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France’s Free drops bid for US giant T-Mobile

French telecom giant Iliad, the parent company of Free, has announced it is dropping its bid to buy a controlling stake in US wireless carrier T-Mobile after being told its offer was too low.

France's Free drops bid for US giant T-Mobile
France's Free has dropped its bid to take control of US telecoms giant T-Mobile. Photo: AFP

French telecom operator Iliad announced Monday it was dropping its bid to buy control of T-Mobile after discussion with the US wireless carrier's majority owner Deutsche Telekom, which viewed the $15 billion (€12 billion ) offer as too low.

Iliad had made its surprise bid in late July in an effort to gain 56.6 percent of T-Mobile, the fourth-ranked cellphone operator in the United States.

The Wall Street Journal reported in August that T-Mobile refused to discuss the takeover possibility with Iliad, or even allow access to its financial information.

Sprint, the third-ranked US wireless company, abandoned a rival bid for T-Mobile in August after concluding that a tie-up would run afoul of market regulators.

In 2011, US regulators blocked AT&T's effort to buy T-Mobile, saying it would be harmful to consumers and competition.

Iliad is owned by a billionaire, Xavier Niel, and is the parent company of Free, a French telecom unit offering phone services, Internet access and television.

T-Mobile's share price fell nearly four percent in early afternoon trading in New York after Iliad's statement, before recovering slightly to $27. Iliad's share price slid 1.8 percent on Thursday to close at €156.15 in Paris.

Deutsche Telekom has been looking to sell off T-Mobile for years, but its management is divided on the strategic interest of shedding what is one of the group's main growth centres.

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INTERNET

‘Forget Silicon Valley, it’s better in France’

As work began on the "world's largest" tech incubator in Paris, French billionaire and telecom mogul Xavier Niel says despite the moribund French economy and the reputation of its bureaucracy, it's actually easier to start a business in France than Silicon Valley.

'Forget Silicon Valley, it's better in France'
Is is easier to start a business in France than Silicon Valley? Photo: Luke Ma/Flickr, AFP

On the occasion of the laying the ceremonial first brick of what he claims will be the world’s largest start-up incubator, Niel has been telling reporters why France is so great.

“It’s much easier to start a company in France than Silicon Valley where everybody copies you,” Niel, 47, told Europe 1 radio on Thursday. “In France there is support for starting a company. The grass is not greener on the other side.”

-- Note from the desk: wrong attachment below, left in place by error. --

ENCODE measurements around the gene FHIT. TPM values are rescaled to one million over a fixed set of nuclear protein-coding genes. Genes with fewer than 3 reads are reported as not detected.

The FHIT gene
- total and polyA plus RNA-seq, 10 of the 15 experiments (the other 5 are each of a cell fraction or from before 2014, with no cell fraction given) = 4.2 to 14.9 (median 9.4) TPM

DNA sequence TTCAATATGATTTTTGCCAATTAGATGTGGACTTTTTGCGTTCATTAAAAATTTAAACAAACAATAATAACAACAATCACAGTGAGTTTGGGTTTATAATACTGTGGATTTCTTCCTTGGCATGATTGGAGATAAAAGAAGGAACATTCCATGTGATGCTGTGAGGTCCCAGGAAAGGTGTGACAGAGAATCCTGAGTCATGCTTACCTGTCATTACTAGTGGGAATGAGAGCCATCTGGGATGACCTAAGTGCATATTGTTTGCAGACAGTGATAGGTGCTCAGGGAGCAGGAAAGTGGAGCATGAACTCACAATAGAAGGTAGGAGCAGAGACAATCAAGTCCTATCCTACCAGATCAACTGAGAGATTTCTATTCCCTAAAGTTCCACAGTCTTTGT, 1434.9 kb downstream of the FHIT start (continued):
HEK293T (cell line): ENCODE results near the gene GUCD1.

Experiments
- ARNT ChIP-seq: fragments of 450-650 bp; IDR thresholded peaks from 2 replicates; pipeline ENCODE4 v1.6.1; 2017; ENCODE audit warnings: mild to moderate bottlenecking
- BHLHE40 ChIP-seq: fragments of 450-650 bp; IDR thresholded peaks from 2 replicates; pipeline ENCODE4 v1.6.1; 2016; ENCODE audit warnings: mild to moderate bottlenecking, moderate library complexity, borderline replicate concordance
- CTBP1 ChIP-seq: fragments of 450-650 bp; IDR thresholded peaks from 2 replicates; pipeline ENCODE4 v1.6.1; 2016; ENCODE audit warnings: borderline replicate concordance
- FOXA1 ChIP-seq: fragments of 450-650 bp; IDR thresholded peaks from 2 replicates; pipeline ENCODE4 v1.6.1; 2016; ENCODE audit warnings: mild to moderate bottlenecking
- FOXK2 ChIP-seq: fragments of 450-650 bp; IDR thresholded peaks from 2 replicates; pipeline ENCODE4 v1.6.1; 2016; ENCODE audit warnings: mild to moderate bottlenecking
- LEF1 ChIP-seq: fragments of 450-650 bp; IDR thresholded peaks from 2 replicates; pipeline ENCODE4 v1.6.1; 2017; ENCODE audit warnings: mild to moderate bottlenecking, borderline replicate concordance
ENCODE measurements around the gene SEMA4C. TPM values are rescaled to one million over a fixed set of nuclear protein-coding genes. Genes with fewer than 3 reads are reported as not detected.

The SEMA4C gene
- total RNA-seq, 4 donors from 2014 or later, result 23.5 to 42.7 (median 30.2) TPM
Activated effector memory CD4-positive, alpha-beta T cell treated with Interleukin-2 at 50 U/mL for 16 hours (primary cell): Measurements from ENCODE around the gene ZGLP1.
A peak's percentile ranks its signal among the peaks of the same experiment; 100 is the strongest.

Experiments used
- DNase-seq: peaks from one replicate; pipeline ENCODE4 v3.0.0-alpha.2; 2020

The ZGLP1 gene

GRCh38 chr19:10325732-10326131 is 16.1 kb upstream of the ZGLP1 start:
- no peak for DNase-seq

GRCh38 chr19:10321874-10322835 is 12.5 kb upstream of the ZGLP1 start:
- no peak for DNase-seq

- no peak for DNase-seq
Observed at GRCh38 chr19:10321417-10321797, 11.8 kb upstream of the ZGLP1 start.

Niel knows what he's talking about. He founded Free, which is France's second largest internet provider and third biggest mobile phone service.

His €230 million incubator at Gare d’Austerlitz is to open in 2016 and will provide a range of services, advice and access to funding for entrepreneurs who have a great tech business idea, but little else.

The 33,000-square-metre space is to be home to 3,000 workers.

Niel agrees France has its problems, but notes that it has strengths that exist nowhere else.

“Of course the French system isn’t perfect, there’s only one company on the CAC 40 (France’s benchmark stock market) that is less than 30 years old when they make up 50 percent of the market in other countries,” Niel said.

But he also noted France’s reputation for high taxes isn’t deserved.

“It’s true, though it must sound bizarre, but I pay less in capital gains tax in France than my successful friends pay in the United States,” he said. “On top of that the best engineers are from here.”

He added: “When I travel, I always see French people working in high tech businesses. We train them well, they are great, they are famous throughout the world.”

And he's not afraid to go where the money is. The first business he founded was at age 19 sold sex-related chat services on France's now defunct internet precursor Minitel.

As France tries to convince the world that it’s open for business, and not dominated by stagnant Socialism and record unemployment, the incubator is getting a lot of support from the country’s ruling class.

Historically unpopular president François Hollande laid the ceremonial first brick on Wednesday the crowd of some 200 people in attendance included many of his government’s ministers.

Along with the appointment of an ex-banker to fix the economy and public relations visits to the UK and Germany, France has launched a charm offensive aimed at giving it a business-friendly image.

Niel says the truth about France has been obscured by nasty propensity to bash it in the press.

“The idea is that France is a fantastic place to start a company. People don’t realize it because we life in a world marred by ‘bashing’,” he told Europe 1. “But in France we have all the services needed to found a company.”

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